AI and Machine Learning on Graphs
You know artificial intelligence (AI) is good at distinguishing cats from dogs. You also know machine learning is all that makes Siri work. However, those familiar tasks are just the tip of the iceberg. Most data are not represented so well as digital images or natural language, and there is no way to apply popular AI methods such as the abused “CNN." For complex structured data, especially relational data, a “graph” is a natural model. A graph is anything that contains nodes and edges. For instance, we can consider the DKU community as a big “graph” according to WeChat connections. You and I, and everyone else is a “node." If I am your WeChat contact, then we are connected by an “edge.” In this course, we will study popular approaches to dealing with graph data in AI and machine learning (such as how Google gives you search results and Douban gives you movie recommendations). We will develop mathematical fundamentals of graph data using basic linear algebra and use those to process graph data so that they can be plugged into a machine learning framework. We will then work with interesting datasets and see the power of AI and machine learning for graphs!
Prerequisites: Linear Algebra, Basics of Machine Learning, and familiarity with Python
Instructor: Dongmian Zou
Basic Digital Humanities: Using Databases in Historical Research
You have a great Signature Work idea but don’t have enough case studies to test it? You want to use some visual materials to illustrate your project but have no idea where to get them? You suspect that something (a book, an idea, a commodity, for example) was popular in a particular historical time but feel impossible to verify the suspect? Your intuition tells you that the historical figures A and B must have had some direct interactions but don’t know how to find evidence? What you need is database. Digital humanities are revolutionizing how we study history, and the use of databases of digitalized materials — newspapers, magazines, pictures, government files, etc. — is a basic but probably the most useful method in this endeavor. This course leads you to enter this new world. After quickly reviewing today’s digital humanities and introducing some inspiring examples, the course will be customized according to your specific project. It will help you identify databases that are suitable for your project and experiment what you can do with them. By the end of the course, you will not only collect enough materials to fuel your Signature Work, these materials will push you to think about your project more critically and innovatively.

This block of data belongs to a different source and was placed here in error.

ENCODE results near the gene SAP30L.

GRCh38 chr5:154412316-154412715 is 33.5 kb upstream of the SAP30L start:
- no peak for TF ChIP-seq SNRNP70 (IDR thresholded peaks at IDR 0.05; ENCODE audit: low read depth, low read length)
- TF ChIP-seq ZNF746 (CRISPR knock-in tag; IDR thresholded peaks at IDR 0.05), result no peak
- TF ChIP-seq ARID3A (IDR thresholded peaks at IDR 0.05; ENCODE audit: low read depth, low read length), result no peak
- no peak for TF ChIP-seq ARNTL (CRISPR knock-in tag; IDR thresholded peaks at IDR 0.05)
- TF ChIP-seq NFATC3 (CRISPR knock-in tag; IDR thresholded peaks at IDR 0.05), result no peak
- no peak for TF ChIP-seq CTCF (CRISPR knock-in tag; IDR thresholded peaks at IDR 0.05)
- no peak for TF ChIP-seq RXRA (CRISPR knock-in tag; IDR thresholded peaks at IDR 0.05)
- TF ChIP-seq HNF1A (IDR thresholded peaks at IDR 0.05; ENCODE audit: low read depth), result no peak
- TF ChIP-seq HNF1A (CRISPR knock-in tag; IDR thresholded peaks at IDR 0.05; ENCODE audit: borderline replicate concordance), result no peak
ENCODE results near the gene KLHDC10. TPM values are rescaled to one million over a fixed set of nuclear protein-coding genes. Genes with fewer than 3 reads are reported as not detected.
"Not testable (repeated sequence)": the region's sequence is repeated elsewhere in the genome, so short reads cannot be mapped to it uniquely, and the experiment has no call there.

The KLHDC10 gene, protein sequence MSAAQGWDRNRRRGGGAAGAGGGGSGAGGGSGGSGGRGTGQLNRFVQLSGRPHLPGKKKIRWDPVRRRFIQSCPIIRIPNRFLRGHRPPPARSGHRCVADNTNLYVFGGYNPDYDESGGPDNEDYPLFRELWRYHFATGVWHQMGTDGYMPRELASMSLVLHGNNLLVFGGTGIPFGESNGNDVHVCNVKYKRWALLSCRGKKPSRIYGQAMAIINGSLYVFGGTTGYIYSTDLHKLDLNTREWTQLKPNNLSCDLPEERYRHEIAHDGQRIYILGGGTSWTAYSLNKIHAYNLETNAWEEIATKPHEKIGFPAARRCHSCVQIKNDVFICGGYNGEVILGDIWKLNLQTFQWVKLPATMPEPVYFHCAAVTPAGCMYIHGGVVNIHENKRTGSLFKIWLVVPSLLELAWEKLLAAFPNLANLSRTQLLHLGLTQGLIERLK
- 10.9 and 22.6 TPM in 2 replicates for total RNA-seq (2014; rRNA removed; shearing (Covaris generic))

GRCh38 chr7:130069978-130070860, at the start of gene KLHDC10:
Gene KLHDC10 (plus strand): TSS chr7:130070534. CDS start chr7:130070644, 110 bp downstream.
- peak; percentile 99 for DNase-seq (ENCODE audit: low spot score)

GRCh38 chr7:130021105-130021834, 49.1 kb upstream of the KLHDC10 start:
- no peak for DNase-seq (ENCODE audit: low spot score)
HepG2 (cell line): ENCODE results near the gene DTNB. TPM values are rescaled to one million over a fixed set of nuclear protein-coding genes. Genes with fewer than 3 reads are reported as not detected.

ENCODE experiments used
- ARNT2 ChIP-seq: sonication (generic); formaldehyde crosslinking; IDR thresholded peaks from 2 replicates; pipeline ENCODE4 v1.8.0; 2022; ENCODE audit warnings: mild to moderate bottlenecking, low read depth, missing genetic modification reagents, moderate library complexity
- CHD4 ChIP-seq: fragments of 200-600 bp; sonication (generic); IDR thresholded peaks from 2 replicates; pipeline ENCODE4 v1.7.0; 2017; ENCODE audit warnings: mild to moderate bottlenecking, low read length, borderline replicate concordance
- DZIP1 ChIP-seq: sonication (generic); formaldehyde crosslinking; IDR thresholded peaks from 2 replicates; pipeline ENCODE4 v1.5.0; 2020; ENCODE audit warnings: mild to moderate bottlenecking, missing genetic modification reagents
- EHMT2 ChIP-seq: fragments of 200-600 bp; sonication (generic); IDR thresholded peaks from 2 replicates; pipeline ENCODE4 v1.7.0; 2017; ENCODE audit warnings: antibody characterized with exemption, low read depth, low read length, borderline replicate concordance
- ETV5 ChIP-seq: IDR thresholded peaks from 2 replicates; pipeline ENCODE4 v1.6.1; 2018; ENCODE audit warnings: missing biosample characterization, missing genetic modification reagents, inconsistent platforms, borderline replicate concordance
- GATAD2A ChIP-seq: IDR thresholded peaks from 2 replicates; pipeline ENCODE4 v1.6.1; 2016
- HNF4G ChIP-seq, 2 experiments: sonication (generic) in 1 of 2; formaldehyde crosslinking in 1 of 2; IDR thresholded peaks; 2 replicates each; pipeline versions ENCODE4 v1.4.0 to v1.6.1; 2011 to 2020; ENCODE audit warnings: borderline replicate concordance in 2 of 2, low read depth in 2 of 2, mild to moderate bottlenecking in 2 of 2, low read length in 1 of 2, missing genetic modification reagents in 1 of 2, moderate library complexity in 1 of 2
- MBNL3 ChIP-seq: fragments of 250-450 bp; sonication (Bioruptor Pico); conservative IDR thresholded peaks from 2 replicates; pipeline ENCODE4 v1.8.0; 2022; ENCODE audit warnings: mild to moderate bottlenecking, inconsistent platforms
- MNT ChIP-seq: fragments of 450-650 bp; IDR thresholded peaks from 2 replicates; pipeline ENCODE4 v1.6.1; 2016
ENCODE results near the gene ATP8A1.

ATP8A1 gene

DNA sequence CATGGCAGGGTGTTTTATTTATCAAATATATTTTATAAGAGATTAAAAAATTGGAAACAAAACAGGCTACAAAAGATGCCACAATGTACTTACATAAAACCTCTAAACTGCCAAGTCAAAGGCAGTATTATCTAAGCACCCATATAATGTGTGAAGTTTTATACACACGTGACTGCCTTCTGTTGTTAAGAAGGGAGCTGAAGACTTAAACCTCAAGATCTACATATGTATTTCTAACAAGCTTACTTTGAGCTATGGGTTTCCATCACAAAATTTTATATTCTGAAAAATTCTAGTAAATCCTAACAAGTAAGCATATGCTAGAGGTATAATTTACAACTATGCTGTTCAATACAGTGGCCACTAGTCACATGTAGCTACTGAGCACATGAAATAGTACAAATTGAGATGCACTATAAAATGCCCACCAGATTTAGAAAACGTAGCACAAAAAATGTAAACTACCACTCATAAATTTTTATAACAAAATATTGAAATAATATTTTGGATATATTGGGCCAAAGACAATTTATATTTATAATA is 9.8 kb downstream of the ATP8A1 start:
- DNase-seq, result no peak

Instructor: Xianjun Feng
Climate Risk, Institutional Investors, and Corporate Finance
Business investment in sustainable and socially responsible projects has become a mainstream voice among all investors. Institutional investors play a pivotal role in committing to environmental, social, and corporate governance (ESG) principles as part of their investment portfolios and strategies. The nascent empirical literature in corporate finance employs a series of causal inference techniques to identify the causal relationship between institutional investors and corporate performance in environmental and sustainable development. Open but important research topics include whether institutional investors consider climate risks in their investment portfolio, whether institutional investors drive firms’ corporate social responsibility or ESG performance, and how climate risks would affect investors’ returns. This mini-term course provides some quantitative and causal evidence on these and related questions. It presents cutting-edge interdisciplinary research articles in the fields of environmental economics and corporate finance. Students will develop a better understanding of how institutional investors respond to climate risk and corporate CSR or ESG performance and learn the state-of-the art causal inference methods applied in the field of empirical corporate finance. They will navigate research interests and propose a research question for a Signature Work project.
Prerequisites: Econ 201 Intermediate Microeconomics I and Econ 203 Introduction to Econometrics
Instructor: Cui Jingbo
Doing Ethnographic Fieldwork for Signature Work
This mini-term course will guide students step-by-step through the process of doing ethnographic fieldwork. It is designed for students who are considering or using fieldwork as a research method for data collection in their Signature Work. Students will develop an in-depth understanding of ethnographic fieldwork as a method, its advantages and limitations, and a firsthand experience of doing it through a mock project – either a prospective project, a sub-project or an actual Signature Work project that is ongoing. First, each student will propose a project. Then the student will refine their proposed project by learning how to design a project of the right scope and ask the right kinds of research questions through examples and discussion. Second, each student will design a research plan for the proposed project. Third, we will collect and analyze fieldwork data. Lastly, we will produce a short research paper based on the data collected. The class will take the forms of 1) active discussions, involving reading and commenting on each other’s work, such as a “mock proposal defense," and 2) hands-on exercises such as semi-structured and informal interviews, participant observation, and taking and organizing notes.